Colorado fire causes at least
$2.1 million in damage
BOULDER, Colo. — Federal fire managers said firefighters have the Fourmile Canyon Fire west of Boulder about 40 percent contained and that good progress against the blaze was made Thursday.
“Today has been good in the sense that we did not lose any structures,” said Winslow Robertson, operations chief with the incident command.
Though all of the 6,365 acres charred since the fire began Monday morning have not been surveyed, the tally of houses confirmed destroyed remains at 169. Another 25 structures have been damaged.
But winds of up to 50 miles per hour out of the southwest were expected Thursday night and residents who were briefly allowed to return to their homes were told to leave early Thursday afternoon. The winds could carry smoke and embers from the fire west of Boulder toward the city.
“There are concerns about the fire’s path becoming less predictable and the possibility of spot fires from embers,” City Manager Jane Brautigam said in a news release.
More than 500 firefighters are on the ground, with more than 70 engines. The cost of fighting the blaze was put at $2.1 million and rising.
The fire, which broke out Monday morning, has driven about 3,500 residents from their homes. There are about 800 homes in the 8,000 acres evacuated. No deaths or injuries have been reported from the fire and all residents were accounted for.
Combat video game goes
too far for military
LEAVENWORTH, KAN. — Sgt. 1st Class Brian Hampton knows it is just a video game. But the details are unnervingly familiar: the uniforms, the weapons, even the military bases and desert towns where the action is set. Each time Hampton, a veteran of the war in Afghanistan, plays, his heart rate spikes, his breathing quickens and his muscles tense.
“It brings back a real reminder of what it actually felt like to be out there,” Hampton, 31, said Thursday.
That video war games, with ever-greater verisimilitude, provoke such a physical reaction makes the thought that some people might play at killing U.S. soldiers all the more disturbing for some.
The lifelike simulations of combat are in part the product of a close working relationship between video game producers and the military. But there was an unexpected rupture in that relationship when the organizations that run the stores on Army, Air Force and Navy bases announced they would refuse to sell a soon-to-be-released combat simulation game, “Medal of Honor” by Electronic Arts, one of the world’s biggest video game publishers. (The body that runs the stores — known as PXs — for the Marines was still weighing whether to make the game available.)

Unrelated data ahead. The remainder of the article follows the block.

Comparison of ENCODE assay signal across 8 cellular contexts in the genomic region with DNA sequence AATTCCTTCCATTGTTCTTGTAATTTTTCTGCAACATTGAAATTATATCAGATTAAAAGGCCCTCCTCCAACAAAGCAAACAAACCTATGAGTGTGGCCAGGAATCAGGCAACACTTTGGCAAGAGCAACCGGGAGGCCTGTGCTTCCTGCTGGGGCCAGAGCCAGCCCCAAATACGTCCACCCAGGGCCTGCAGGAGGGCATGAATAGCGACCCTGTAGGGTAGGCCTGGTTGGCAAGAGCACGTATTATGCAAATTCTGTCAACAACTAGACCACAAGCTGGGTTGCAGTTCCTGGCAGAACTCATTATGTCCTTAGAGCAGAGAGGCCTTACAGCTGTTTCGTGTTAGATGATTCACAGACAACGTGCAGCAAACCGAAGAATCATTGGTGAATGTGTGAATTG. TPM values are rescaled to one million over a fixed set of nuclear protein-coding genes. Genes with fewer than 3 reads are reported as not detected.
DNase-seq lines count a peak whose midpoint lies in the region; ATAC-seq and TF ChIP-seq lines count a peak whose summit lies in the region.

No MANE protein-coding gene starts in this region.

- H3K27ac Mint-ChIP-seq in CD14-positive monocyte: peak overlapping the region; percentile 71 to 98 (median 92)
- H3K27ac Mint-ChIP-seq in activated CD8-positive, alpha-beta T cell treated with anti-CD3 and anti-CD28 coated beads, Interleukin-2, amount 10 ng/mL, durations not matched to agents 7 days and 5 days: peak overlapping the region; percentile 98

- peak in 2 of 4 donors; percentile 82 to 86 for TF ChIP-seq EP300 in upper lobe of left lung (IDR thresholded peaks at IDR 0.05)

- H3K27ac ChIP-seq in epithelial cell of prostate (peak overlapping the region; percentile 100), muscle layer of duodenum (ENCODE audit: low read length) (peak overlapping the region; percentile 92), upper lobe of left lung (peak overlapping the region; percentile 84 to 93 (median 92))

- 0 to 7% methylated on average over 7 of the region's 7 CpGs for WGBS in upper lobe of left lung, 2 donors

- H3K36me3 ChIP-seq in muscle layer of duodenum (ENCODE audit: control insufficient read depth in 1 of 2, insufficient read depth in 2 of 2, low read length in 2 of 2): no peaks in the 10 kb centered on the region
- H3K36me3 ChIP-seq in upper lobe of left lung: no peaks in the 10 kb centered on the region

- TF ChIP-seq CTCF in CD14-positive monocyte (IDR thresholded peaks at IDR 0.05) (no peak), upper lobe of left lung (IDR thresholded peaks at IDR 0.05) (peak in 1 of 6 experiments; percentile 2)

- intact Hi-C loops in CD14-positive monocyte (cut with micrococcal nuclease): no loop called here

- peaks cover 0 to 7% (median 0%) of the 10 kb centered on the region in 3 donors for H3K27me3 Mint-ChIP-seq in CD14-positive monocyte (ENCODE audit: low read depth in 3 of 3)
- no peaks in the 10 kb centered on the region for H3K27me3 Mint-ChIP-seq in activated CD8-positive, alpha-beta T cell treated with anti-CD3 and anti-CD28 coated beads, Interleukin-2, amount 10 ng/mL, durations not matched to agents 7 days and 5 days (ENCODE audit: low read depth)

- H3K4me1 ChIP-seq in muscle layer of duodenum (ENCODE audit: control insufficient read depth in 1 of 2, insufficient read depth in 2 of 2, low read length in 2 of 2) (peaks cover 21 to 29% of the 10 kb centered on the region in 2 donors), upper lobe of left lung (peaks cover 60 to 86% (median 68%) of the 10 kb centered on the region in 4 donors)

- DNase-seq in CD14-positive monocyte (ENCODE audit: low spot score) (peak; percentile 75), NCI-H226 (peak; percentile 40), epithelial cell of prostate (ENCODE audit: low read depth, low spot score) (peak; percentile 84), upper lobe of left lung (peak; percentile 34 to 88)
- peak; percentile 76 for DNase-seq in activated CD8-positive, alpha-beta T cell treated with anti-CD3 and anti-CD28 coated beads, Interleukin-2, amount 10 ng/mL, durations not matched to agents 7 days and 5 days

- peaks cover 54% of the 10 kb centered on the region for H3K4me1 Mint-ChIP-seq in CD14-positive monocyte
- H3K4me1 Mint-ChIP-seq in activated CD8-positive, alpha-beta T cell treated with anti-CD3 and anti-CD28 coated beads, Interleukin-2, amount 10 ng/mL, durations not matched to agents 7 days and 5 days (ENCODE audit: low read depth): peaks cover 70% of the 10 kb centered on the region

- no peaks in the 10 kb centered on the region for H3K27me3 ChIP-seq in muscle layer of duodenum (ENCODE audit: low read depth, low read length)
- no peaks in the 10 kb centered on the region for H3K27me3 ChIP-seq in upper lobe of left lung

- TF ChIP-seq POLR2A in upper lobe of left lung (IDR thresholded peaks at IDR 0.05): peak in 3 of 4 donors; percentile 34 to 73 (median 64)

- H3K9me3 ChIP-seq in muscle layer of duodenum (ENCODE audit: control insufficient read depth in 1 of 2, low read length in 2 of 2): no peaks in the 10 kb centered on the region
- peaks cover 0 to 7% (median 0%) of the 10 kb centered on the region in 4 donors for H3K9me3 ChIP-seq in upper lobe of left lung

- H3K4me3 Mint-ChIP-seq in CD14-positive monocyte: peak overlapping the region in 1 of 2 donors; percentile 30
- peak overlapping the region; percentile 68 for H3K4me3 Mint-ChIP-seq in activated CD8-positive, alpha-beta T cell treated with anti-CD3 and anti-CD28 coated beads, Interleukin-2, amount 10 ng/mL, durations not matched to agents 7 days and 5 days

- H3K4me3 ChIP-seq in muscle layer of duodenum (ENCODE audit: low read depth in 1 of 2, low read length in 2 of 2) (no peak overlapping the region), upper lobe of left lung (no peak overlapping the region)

At issue is a feature in the game, set in post-Sept. 11 Afghanistan, that allows a user to become a Taliban fighter and attack U.S. troops.
“Out of respect to those we serve, we will not be stocking this game,” Maj. Gen. Bruce Casella, commander of the Army and Air Force Exchange Service, which runs retail operations, said in a statement last week.
Goldman fined in Britain for not disclosing a U.S. inquiry
The British securities regulator said Thursday that it had fined Goldman Sachs 17.5 million pounds, or nearly $27 million, for not disclosing the Securities and Exchange Commission’s inquiry into the synthetic collateralized debt obligation known as Abacus.
The regulator, the Financial Services Authority, said Goldman Sachs International, the bank’s London-based unit, “did not have effective procedures in place to ensure that its compliance department was made aware of the SEC investigation so that it could consider whether any notifications needed to be made to the FSA.”
In an e-mailed statement, Goldman said only that it was “pleased the matter is resolved.”
The bank agreed to pay $550 million in July to settle with the SEC over allegations of fraud tied to Abacus 2007-AC1, a credit derivative product based on mortgage-backed securities. The agency’s charges, filed in April after months of inquiry, led its British counterpart to examine whether Goldman should have disclosed the inquiry earlier.
Apple gives app developers
its review guidelines
Apple, which keeps a tight lid on its products and inner workings, is loosening up a little.
The company said Thursday that it would relax its rules on how software developers can build applications for its iPhone and iPad. Also, for the first time, it published detailed guidelines explaining how it decides what programs can and cannot be sold through its App Store.
Apple has long faced criticism from developers who say its application review process is opaque and that it makes seemingly arbitrary decisions about what is acceptable for its customers.
Analysts said the moves Thursday were a sign that Apple was growing increasingly aware of competition in the smart phone market, and was trying to be friendlier to the developers whose applications have helped drive the success of its products.
In particular, Android, the mobile operating system by Google, has steadily increased market share in the United States and abroad. Shipments of smart phones using Android grew 886 percent during the second quarter from a year earlier, according to the research firm Canalys. A wave of Android tablet computers that will compete with the iPad are also on the way.